Windward still organizes the event, but all producers of Paso Robles pinot noir are invited to participate.

“When people think pinot noir, they may think Russian River Valley, not Paso. So the focus of the festival is to show people that really great pinot noir is grown in this area,” said festival organizer and Windward tasting room manager Anna Tognazzini.

Participating chefs come from throughout San Luis Obispo County and beyond, representing upscale restaurants, casual eateries and catering companies. The students of Paso Robles Culinary Academy presented a dish last year, as did those from the Santee Education Complex in Los Angeles. The diversity of chefs begets a stunning assortment of dishes, which is in line with the origins of paella, known widely as the national dish of Spain.

“Shepherds would carry their big tin pan over the mountains and make the paella with wild artichokes, rabbit, snails, whatever they could forage,” said Charlie Paladin Wayne of Catering by Chef Charlie, who has been integral to the festival since the beginning. “For us, you have to have a pan, rice, saffron — and from that point on, everything else is a go.”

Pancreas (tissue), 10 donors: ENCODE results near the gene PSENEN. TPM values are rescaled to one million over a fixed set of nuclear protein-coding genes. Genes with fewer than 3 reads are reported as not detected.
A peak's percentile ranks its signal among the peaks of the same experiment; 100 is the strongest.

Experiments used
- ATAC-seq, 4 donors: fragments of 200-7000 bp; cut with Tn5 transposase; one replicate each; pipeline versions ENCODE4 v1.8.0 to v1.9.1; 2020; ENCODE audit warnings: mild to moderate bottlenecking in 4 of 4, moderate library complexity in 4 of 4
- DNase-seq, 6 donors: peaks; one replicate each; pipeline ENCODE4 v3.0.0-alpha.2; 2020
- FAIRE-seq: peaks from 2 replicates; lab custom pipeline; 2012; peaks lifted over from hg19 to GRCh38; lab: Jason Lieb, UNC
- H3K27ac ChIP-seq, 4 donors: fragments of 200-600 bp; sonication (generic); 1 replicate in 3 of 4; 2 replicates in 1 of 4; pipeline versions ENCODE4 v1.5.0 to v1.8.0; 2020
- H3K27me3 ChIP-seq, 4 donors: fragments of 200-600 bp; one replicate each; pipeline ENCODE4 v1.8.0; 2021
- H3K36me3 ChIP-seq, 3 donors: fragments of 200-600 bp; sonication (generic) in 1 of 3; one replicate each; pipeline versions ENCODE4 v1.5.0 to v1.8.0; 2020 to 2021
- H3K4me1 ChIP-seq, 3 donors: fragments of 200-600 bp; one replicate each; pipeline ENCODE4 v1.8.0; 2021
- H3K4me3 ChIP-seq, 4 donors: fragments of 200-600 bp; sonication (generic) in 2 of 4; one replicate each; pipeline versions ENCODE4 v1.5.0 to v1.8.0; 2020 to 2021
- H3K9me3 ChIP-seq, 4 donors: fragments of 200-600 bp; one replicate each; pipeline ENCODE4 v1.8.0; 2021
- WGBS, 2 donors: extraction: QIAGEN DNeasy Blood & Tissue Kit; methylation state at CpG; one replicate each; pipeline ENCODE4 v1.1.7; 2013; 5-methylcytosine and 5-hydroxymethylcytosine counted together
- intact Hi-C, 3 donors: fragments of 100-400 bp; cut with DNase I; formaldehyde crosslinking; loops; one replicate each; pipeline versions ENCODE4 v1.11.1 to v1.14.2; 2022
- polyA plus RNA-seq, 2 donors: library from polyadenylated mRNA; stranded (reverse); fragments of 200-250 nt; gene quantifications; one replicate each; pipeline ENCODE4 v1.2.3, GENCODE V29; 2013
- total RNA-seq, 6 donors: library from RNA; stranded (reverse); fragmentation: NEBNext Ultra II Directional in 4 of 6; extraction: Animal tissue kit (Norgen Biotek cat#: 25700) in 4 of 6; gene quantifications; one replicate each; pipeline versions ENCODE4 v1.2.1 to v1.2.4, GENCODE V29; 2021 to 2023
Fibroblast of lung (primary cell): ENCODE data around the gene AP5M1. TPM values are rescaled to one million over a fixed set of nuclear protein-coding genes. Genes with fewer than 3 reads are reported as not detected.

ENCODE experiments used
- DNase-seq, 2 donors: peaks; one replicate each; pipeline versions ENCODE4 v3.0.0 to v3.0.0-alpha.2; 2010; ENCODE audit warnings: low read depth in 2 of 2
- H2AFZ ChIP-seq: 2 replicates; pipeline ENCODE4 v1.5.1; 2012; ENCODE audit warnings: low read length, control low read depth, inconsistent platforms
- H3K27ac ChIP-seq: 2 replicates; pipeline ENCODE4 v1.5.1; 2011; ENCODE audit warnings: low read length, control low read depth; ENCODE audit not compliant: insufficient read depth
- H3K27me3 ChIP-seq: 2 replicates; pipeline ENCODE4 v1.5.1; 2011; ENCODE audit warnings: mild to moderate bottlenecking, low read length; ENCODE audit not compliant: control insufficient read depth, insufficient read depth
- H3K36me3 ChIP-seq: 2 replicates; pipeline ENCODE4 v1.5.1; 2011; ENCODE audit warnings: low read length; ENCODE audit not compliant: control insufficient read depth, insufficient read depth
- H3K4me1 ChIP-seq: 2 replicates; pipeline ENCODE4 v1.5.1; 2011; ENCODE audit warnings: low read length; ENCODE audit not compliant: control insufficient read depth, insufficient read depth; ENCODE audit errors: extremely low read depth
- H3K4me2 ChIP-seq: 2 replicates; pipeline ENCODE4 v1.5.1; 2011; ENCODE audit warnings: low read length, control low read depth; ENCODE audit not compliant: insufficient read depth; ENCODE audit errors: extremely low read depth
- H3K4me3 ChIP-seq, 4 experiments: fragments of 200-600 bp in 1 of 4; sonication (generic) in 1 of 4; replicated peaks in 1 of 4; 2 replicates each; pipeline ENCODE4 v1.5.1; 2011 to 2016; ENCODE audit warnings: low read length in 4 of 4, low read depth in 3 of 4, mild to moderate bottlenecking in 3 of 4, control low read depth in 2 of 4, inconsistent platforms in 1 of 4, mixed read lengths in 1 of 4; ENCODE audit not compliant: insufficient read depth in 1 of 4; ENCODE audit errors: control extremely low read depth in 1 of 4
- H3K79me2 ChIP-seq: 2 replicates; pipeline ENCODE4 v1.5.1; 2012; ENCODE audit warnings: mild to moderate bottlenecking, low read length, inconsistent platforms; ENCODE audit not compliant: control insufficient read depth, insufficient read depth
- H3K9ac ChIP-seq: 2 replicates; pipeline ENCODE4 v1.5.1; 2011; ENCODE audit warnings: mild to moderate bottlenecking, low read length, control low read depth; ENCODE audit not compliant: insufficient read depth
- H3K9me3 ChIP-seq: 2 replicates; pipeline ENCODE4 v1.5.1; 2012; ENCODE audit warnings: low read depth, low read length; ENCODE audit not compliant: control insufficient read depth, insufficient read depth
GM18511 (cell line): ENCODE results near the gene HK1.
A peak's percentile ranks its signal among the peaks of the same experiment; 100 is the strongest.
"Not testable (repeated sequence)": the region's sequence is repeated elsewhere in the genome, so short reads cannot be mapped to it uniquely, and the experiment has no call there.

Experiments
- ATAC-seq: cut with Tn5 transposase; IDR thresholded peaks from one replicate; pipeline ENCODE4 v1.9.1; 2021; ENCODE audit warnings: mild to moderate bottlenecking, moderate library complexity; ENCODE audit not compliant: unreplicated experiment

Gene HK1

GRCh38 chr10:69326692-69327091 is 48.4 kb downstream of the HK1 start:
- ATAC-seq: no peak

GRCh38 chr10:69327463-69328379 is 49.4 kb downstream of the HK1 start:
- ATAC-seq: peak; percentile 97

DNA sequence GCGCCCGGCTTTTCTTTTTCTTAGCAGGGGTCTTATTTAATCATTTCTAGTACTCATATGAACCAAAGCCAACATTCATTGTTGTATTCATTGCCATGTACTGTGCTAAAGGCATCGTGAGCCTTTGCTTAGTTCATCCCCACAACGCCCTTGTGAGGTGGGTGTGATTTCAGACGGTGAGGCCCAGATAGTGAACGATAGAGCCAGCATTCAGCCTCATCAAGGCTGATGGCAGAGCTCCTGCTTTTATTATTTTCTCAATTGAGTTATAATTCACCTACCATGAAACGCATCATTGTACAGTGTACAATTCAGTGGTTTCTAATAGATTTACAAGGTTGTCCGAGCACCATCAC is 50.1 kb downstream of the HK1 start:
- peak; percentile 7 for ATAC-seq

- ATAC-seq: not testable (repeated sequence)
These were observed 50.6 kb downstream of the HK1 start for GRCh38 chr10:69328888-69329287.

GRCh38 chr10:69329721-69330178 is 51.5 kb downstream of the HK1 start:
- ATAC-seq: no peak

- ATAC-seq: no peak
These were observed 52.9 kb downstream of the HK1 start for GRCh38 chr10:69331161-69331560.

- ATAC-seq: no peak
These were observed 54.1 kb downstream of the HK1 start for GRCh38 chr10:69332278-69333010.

Some Pinot & Paella chefs stick with the tried and true. Shanny Covey, who has participated with two of her restaurants, Robin’s of Cambria and Luna Red of San Luis Obispo, contributed one traditional seafood and sausage version, and one more unusual version featuring quail at last year’s festival.

At past festivals, Paladin Wayne has made his paella with duck, wild boar and squid ink, and he even tried his hand at a vegetarian version. Last year, he decided to feature local, sustainably harvested abalone.

“I’d been in cahoots with an abalone farm in Cayucos,” he said. “The dish created quite a stir.”

Many chefs plot out their paella according to what’s local and in-season. Chef Chris Kobayashi of Artisan in Paso Robles favors rabbit because he can acquire it from a local farm and because the meat stays moist during the extended serving period. Morro Bay’s Tognazzini’s Dockside Restaurant, which is owned by Anna Tognazzini’s in-laws, always features fresh-caught local seafood served up in an oyster shell. Last year, their paella centered on king salmon caught by the proprietor, Mark Tognazzini, on his commercial fishing vessel.